"Style" is a 1999 single by the electronica duo Orbital. It was their fourth consecutive single, and fifth overall, to reach the top 20 of the UK singles chart, peaking at number 13.
The track takes its name from the analogue electronic musical instrument, the stylophone, which is used extensively on the track. The main version includes a sample of "Oh L'amour" performed by Dollar, while the "Bigpipe Style" version (which features the main riff played on bagpipes) samples Suzi Quatro's hit "Devil Gate Drive". Orbital's request to use a sample from a Rolf Harris stylophone demonstration disc was turned down. The other versions are "Old Style", a more club-oriented dance mix; and "New Style", a retro-styled version with live bass by Andy James.
All of the mixes are by Orbital themselves; the duo had wanted Stereolab to remix the track, but the latter group were on tour at the time and unavailable, so the "New Style" mix is Orbital's own version of a Stereolab-type mix.
Ganesh (Prabhu Deva) is a good dancer. He beats Anthony in one dance competition to head into the international arena. Anthony gets Ganesh beaten up, and Ganesh loses his legs in a car accident. He is depressed, but he wants to give his dance talent to someone and make him his heir. On a different line, Raghava (Raghava Lawrence) works as a boy at a dance school in Vizag. He and four of his friends are good dancers, but they are never recognized until one folk dance at a hotel. Ganesh finds his prospective heir in Raghava. The rest of the film is how Raghava prepares and defeats Anthony in the final dance competition.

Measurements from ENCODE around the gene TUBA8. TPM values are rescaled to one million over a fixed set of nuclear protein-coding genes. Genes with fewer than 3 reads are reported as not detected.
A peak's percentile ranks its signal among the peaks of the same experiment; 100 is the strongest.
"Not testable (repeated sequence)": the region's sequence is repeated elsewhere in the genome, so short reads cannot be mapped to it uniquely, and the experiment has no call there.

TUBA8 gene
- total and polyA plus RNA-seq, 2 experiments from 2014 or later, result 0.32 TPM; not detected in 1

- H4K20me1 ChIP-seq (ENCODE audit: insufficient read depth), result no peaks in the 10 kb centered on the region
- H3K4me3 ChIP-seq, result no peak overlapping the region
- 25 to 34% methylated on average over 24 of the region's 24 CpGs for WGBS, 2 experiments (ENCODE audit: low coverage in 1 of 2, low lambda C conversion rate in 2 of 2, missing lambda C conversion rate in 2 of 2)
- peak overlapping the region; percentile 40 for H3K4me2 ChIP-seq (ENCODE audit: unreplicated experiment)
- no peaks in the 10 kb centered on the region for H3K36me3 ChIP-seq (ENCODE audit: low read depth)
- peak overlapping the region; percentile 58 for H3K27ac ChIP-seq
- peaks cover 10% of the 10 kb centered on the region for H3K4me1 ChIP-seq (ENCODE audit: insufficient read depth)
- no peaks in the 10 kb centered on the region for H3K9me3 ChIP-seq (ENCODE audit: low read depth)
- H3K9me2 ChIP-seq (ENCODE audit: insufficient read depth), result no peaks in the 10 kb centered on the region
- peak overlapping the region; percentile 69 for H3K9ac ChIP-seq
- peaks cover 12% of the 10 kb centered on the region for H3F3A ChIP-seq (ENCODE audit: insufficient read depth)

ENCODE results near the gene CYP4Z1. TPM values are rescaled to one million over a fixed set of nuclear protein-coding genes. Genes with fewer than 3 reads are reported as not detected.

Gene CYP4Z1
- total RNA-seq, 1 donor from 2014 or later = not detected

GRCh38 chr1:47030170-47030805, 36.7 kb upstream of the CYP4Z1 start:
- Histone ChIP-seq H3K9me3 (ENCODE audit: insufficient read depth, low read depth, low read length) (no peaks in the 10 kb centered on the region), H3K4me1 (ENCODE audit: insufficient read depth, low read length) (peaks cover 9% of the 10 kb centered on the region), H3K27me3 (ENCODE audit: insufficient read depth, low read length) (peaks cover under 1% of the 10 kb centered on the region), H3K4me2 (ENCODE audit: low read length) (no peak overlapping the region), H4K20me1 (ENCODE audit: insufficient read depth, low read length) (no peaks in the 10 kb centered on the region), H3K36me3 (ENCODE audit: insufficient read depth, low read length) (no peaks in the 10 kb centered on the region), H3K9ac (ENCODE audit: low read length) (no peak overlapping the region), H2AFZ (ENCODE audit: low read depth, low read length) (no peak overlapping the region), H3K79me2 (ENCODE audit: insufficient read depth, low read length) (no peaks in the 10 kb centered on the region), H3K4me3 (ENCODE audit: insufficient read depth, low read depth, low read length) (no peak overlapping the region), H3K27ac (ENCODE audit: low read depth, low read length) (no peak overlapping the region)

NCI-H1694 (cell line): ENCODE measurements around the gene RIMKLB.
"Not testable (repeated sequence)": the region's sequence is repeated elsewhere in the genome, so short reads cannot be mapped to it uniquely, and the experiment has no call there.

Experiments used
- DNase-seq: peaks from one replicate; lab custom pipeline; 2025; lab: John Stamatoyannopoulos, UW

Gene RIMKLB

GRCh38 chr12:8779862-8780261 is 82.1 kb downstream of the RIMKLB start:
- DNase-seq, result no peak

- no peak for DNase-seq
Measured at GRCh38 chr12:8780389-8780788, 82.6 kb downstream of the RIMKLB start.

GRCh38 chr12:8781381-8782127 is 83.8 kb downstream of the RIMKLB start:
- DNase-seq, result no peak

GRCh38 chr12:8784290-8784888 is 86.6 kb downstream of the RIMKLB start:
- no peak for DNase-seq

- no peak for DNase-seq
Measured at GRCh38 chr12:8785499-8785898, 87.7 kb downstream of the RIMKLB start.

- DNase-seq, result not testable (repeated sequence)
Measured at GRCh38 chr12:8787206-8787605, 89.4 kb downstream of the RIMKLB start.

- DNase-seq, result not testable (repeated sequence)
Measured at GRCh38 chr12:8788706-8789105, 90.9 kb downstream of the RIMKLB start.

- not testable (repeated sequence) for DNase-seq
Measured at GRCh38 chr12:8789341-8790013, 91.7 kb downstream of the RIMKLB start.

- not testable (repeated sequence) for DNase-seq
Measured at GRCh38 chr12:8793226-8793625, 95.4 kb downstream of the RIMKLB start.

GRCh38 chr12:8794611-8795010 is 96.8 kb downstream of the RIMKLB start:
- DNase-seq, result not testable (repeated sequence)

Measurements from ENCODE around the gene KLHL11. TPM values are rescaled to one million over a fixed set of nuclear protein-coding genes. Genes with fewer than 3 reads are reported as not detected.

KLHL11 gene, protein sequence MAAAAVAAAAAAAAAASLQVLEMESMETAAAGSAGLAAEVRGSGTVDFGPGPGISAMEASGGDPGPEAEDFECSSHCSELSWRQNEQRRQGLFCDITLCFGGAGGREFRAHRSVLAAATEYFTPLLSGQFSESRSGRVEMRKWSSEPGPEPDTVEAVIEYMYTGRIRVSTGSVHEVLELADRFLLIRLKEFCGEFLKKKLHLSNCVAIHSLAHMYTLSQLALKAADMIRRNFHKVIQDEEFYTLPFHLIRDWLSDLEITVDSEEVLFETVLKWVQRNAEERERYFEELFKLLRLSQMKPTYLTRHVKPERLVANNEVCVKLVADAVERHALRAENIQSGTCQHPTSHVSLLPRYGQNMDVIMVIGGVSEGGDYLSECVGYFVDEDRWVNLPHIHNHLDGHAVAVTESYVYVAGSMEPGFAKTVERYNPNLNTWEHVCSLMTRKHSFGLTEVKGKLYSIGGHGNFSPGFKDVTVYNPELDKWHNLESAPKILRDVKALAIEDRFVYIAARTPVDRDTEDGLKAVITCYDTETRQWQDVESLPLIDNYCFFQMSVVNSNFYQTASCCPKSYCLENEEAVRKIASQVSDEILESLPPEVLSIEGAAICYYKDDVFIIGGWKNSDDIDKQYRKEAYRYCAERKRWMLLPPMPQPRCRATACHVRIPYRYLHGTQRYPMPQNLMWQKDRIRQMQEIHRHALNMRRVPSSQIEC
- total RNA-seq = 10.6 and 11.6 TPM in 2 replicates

Women is the debut album by Calgary band Women, recorded by fellow Calgary-native Chad VanGaalen. It was released in 2008 on VanGaalen's Flemish Eye record label in Canada, and on Jagjaguwar in the US.
The song "Sag Harbour Song" is a direct reference to the suicide of the artist Ray Johnson, like "Locust Valley" and "Venice Lockjaw" on Women's second album of 2010, Public Strain.
After the death of his wife (Claire Johnston), wealthy businessman Philip Emmenthal (John Standing) and his son Storey (Matthew Delamere) open their own private harem in their family residence in Geneva (they get the idea while watching Federico Fellini's 8½ and after Storey is "given" a woman, Simato (Shizuka Inoh), to waive her pachinko debts). They sign one-year contracts with eight (and a half) women to this effect.
The women each have a gimmick (one is a nun, another a kabuki performer, etc.). Philip soon becomes dominated by his favourite of the concubines, Palmira (Polly Walker), who has no interest in Storey as a lover, despite what their contract might stipulate. Philip dies, the concubines' contracts expire, and Storey is left alone with Giulietta (the titular "½", played by Manna Fujiwara) and of course the money and the houses.
It depicts the increasingly bizarre, mysterious relationship between a woman (Duvall) and her roommate and co-worker (Spacek) in a dusty, underpopulated Californian desert town. The story came directly from a dream Altman had, which he did not fully understand but nonetheless adapted into a treatment, intending to film without a script. 20th Century Fox financed the project on the basis of Altman's reputation. A script was completed before filming, although, as with most Altman films, the script was primarily a rough guideline for what emerged during production.
For 27 years, the film was unavailable on home video. It gained the reputation of a cult film after frequent broadcasts on television in the 1980s and 1990s. The film was finally released on DVD in 2004 by The Criterion Collection, with a feature-length commentary by Altman. In 2011, it was released on Blu-ray, also by Criterion.